DER, Microgrids, Microgrids, Solar, Utility Integration

Eos supplying non-lithium batteries for Duke, UCSD storage projects

Duke Energy is commissioning a 30kW/120kW non-lithium battery for its McAlpine microgrid test facility in North Carolina.

Eos Energy Storage is manufacturer and supplier of the Aurora 2.0 battery system for the McAlpine substation in Charlotte. The zinc battery system has been directly integrated, or DC-coupled, to a grid-connected solar array using a DC-DC converter instead of an AC-inverter to eliminate unnecessary hardware and reduce efficiency losses.

Because the Eos system does not require HVAC or fire suppression, it can be decentralized and distributed throughout the solar array, cutting upfront capital costs, according to the battery supplier.

“With $500 million of battery storage projects slated for the Carolinas over the next 10 years, Duke Energy is actively deploying the technology in our communities as a way to enhance reliability, defer system upgrades and deliver operational benefits for all customers,” said Tom Fenimore, business development manager at Duke Energy.

Eos also deploys its Aurora 2.0 battery system as a behind-the-meter solution at the University of California, San Diego. The project is funded by the California Energy Commission.

California has set goals for 60 percent renewable-fueled electricity in 11 years and 100 percent by 2045. This plan also entails 2 GW of near-term energy storage procurement.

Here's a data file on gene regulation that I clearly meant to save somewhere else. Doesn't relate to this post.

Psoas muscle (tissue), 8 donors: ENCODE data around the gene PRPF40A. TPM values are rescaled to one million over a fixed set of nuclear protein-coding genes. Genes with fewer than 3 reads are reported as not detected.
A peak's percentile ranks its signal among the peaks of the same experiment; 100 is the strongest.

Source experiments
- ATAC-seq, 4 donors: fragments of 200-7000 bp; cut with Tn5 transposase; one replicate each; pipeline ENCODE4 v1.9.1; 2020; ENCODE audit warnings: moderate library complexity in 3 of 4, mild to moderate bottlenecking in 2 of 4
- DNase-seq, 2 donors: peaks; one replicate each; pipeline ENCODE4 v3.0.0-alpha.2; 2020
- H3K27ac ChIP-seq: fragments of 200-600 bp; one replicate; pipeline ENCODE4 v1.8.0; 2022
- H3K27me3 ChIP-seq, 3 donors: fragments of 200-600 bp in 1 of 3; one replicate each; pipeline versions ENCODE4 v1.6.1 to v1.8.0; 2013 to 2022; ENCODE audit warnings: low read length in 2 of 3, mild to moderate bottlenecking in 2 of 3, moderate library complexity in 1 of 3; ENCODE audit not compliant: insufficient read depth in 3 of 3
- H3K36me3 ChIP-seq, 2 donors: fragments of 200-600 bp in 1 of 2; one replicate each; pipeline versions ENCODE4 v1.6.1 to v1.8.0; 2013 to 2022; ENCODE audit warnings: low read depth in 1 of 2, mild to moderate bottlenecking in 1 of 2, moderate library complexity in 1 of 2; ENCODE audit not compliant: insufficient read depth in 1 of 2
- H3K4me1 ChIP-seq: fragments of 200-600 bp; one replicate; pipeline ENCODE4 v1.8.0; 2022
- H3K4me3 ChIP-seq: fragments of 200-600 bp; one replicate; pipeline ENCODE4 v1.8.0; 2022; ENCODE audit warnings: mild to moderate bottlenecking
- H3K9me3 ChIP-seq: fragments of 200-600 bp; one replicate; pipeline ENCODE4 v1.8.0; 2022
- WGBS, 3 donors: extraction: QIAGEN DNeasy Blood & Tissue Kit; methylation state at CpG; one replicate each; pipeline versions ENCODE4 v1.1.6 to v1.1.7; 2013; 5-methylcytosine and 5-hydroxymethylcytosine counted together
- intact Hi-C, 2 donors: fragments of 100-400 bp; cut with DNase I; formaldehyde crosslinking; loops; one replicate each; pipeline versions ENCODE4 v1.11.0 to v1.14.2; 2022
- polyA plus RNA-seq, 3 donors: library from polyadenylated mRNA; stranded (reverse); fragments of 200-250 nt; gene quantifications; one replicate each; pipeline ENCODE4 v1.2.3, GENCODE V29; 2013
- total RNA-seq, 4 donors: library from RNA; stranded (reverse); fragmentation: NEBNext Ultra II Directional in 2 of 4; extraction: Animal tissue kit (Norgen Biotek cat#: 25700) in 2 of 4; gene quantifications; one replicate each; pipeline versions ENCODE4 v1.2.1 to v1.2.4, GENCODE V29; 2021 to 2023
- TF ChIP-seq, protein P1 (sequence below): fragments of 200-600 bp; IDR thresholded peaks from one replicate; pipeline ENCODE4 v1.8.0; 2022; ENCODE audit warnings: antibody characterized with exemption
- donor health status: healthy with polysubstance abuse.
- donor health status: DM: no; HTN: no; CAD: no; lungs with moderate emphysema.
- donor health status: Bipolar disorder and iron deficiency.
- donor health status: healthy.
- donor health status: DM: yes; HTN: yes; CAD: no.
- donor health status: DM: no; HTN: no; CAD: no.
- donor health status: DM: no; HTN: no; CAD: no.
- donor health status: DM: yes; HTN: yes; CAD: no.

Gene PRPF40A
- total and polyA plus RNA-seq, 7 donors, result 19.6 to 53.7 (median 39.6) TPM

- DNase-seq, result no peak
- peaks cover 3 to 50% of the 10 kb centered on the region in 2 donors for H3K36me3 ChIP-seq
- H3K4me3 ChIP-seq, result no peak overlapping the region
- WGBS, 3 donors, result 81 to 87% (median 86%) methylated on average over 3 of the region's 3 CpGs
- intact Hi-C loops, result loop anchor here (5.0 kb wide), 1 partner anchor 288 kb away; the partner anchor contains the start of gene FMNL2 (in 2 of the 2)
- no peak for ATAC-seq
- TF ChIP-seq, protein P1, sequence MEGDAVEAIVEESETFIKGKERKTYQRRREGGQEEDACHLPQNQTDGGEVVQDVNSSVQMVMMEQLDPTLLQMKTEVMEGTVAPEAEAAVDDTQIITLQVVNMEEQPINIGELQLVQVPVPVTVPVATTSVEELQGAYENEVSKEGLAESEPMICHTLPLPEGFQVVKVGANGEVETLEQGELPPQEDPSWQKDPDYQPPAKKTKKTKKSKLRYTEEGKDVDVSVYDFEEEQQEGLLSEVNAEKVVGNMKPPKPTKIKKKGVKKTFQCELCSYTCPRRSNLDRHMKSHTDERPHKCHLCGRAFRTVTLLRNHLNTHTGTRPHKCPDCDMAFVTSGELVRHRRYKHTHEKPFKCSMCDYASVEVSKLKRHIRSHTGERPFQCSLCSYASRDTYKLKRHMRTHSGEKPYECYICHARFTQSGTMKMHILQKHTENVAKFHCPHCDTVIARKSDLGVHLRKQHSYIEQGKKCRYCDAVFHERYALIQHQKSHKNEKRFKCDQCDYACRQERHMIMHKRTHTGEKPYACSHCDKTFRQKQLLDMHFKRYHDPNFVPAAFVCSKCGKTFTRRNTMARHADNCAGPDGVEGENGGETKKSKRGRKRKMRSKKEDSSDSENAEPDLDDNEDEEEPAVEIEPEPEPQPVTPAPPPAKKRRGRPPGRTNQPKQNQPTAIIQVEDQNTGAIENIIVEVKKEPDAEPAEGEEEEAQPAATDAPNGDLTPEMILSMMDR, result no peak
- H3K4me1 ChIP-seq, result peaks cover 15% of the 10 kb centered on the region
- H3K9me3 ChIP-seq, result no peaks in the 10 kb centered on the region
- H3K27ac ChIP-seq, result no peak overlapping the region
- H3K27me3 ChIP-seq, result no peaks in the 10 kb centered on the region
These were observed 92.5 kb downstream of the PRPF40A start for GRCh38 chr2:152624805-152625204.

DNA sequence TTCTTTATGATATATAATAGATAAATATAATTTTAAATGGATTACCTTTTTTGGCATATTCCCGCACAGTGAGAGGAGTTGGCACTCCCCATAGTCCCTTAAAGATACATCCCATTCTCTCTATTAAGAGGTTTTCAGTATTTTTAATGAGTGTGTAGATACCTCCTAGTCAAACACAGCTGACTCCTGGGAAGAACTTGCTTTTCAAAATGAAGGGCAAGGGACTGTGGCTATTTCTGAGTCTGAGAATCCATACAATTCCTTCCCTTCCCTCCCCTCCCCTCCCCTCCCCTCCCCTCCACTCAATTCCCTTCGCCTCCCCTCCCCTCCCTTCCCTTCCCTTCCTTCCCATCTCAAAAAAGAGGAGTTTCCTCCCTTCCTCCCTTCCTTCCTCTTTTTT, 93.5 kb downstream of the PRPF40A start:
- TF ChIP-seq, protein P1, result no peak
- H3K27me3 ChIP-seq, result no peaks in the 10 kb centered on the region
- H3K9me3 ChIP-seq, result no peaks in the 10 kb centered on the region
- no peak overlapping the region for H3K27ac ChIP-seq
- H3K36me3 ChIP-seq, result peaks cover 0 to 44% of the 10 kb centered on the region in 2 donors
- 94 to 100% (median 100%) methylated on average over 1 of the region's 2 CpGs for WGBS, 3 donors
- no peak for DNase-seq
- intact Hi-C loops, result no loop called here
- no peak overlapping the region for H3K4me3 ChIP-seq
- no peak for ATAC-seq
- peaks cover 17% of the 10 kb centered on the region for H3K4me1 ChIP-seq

California is no. 1 in the U.S. for solar power capacity, while North Carolina is one of the fastest growing solar markets and ranks second nationally.

“These two projects represent an important step in our journey to help accelerate clean energy while ensuring that it is competitive and reliable,” Philippe Bouchard, Eos’ senior vice president of business development, said. “With over 10 years of testing and refinement, these deployments demonstrate that our system is ready to scale in two of the fastest growing renewable energy markets in the world.”

The deployment at University of California, San Diego will demonstrate the Eos Aurora’s multi-hour discharge capability to reduce demand charges and manage retail energy consumption for commercial and industrial customers. The system provides 30kW/120kWh as a modular, AC-integrated, plug-and-play solution optimized for behind-the-meter applications.

The project also prepares Eos for delivery of a larger 10MW/40MWh utility-scale project contracted by developer Convergent Energy + Power with Pacific Gas & Electric.

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Energy Storage Breakthroughs and Micogrids are both content tracks at POWERGEN International, happening Nov. 19-21 in New Orleans.